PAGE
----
Author : Roopali Mukherjee
ISBN : 0816647054
Genre : Social Science
File Size : 82.57 MB
Format : PDF, Kindle
Download : 134
Read : 1312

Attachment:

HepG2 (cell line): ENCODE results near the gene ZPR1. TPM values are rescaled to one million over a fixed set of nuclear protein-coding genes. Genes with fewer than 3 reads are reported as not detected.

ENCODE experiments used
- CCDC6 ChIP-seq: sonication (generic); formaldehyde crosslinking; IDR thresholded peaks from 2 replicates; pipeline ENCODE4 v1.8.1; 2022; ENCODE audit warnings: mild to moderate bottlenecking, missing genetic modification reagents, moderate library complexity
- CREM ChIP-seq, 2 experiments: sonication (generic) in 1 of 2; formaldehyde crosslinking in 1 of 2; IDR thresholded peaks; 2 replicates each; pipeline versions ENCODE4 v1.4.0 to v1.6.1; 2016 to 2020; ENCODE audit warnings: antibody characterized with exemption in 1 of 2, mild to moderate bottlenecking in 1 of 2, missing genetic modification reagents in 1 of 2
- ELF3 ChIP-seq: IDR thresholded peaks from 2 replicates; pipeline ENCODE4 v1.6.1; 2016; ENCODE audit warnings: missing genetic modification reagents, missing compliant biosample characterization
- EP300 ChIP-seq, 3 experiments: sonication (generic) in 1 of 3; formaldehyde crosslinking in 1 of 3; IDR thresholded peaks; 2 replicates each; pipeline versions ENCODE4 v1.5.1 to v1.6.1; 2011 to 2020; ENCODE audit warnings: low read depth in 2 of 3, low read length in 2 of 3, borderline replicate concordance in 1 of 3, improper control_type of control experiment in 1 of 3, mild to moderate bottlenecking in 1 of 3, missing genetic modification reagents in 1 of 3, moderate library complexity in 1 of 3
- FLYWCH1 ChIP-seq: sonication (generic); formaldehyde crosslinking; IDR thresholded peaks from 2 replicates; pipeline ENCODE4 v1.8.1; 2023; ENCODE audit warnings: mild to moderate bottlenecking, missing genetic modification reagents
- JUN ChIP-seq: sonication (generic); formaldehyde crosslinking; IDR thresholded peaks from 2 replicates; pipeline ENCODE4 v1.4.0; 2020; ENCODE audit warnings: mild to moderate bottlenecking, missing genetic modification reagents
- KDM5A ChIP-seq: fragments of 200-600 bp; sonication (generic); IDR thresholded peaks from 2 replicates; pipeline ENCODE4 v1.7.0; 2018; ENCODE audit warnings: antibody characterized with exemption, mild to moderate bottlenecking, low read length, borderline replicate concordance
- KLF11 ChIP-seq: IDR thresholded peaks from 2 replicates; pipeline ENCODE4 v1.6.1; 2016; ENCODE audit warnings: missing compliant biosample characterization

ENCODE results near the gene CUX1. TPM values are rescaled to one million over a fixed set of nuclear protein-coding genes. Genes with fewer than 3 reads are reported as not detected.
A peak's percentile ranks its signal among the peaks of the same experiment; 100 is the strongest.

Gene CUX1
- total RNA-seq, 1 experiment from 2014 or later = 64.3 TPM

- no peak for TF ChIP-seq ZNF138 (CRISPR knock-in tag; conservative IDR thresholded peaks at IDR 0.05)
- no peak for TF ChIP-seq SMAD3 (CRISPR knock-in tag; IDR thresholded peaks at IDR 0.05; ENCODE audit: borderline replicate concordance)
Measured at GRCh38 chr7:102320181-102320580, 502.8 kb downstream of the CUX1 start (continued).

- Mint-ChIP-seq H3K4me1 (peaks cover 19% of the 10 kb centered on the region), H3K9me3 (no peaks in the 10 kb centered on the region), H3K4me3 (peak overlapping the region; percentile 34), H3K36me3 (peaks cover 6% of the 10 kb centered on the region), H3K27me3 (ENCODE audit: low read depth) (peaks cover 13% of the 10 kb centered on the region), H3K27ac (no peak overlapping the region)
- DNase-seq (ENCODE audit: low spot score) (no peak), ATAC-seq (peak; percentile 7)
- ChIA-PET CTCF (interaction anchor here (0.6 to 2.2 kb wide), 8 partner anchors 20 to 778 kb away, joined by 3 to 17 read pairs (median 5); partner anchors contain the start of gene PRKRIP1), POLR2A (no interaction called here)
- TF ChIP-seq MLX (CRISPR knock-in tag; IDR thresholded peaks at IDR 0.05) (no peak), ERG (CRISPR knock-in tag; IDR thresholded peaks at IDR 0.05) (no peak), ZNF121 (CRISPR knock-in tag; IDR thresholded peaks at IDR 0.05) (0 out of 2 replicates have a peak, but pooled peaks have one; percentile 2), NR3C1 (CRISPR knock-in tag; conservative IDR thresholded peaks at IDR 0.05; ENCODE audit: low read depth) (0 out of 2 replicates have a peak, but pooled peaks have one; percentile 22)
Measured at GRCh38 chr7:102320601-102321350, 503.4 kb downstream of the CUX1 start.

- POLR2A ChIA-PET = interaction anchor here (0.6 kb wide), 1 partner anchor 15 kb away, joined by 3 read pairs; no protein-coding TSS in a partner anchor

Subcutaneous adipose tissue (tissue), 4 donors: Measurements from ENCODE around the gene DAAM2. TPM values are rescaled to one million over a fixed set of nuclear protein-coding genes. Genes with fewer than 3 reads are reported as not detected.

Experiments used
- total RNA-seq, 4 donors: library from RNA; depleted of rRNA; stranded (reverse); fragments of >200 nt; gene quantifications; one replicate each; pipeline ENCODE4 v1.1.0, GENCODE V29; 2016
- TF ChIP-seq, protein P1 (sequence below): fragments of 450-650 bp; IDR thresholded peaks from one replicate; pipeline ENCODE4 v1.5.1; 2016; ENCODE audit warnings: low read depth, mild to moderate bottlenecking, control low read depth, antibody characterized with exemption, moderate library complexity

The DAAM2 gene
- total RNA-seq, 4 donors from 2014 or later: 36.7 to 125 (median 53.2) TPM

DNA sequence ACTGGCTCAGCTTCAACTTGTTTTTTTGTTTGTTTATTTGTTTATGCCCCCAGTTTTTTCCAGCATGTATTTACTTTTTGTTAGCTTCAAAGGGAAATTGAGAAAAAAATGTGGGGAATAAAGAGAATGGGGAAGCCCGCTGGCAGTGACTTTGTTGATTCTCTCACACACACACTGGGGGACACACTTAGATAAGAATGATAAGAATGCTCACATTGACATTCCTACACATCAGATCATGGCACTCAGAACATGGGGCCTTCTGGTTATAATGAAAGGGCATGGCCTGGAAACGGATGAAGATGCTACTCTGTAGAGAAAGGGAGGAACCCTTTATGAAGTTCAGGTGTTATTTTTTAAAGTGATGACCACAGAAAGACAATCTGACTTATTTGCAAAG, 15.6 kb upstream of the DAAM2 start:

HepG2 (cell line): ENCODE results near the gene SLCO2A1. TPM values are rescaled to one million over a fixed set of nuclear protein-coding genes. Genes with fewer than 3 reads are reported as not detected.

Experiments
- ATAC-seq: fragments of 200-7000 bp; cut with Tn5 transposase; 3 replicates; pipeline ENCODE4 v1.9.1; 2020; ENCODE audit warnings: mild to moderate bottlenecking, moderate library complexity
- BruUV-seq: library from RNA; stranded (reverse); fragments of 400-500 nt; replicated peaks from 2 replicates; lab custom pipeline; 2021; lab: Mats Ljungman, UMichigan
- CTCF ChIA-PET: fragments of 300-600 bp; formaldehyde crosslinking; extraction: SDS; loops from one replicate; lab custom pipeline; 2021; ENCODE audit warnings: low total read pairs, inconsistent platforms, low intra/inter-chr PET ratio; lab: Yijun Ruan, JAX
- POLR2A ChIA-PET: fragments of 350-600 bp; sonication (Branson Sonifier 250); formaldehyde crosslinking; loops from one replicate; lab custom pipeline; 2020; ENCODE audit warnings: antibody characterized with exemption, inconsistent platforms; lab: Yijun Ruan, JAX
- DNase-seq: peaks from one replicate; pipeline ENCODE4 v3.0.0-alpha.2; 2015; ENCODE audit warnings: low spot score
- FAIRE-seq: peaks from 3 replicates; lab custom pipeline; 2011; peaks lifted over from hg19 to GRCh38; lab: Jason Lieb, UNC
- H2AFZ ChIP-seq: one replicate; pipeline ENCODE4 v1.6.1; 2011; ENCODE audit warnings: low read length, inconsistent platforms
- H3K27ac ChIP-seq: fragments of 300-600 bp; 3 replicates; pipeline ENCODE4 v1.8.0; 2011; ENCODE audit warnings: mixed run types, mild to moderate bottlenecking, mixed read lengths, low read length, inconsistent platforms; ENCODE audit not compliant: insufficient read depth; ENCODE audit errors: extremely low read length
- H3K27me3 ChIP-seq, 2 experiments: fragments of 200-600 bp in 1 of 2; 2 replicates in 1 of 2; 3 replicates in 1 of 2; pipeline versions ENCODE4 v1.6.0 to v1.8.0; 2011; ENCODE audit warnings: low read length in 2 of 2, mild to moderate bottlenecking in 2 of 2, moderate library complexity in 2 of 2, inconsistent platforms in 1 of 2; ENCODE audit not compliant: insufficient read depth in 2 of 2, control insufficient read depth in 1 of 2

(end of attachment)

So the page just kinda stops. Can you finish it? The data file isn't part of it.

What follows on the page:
Why did affirmative action programs implemented during the sixties and seventies suffer vicious assaults in the nineties? How were culturally resonant appeals to individualism and colorblindness turned around during the nineties to epitomize a “toxic system of quotas, preference, and set-asides”? In The Racial Order of Things, Roopali Mukherjee analyzes reversals and reinterpretations that mark the turn from the civil rights era of the sixties to the post-soul decade of the nineties. She begins by surveying a series of intractable disagreements over race- and gender-based social justice that have played out over the past decade, framed by the 1996 passage of California’s Proposition 209 and the 2003 Supreme Court decision on admissions criteria at the University of Michigan. Examining political campaigns for and against affirmative action as well as films about dilemmas of gender and race in the mythic meritocracy, the book exposes a remarkable discursive tug-of-war over antidiscrimination policies during the nineties. Highlighting the ways in which categories such as “blackness” and “women” have operated in these debates, Mukherjee sees the public policy process as a key site where cultural identities are formed, recognized, and discarded. Considering mainstream media, including Hollywood films like Disclosure, G.I. Jane, Courage under Fire, and The Contender, Mukherjee focuses on conflicts following the introduction of women and blacks into the workplace. She explores the politics of public memory about the civil rights era through the lens of feature film, documentary, and network news. Using newspaper articles and legislative records, Mukherjee provides a comparative reading of narratives and counternarratives of the debate surrounding the 1964 Civil Rights Act and anti–affirmative action campaigns of the neoliberal nineties. Balancing policy narrative, cinematic reading, and conceptual analysis, Mukherjee demonstrates a shifting and paradoxical racial order that explains how the cultural authority and political career of affirmative action remains in flux, thoroughly contested, and contradictory. Roopali Mukherjee is assistant professor of media studies at Queens College of the City University of New York.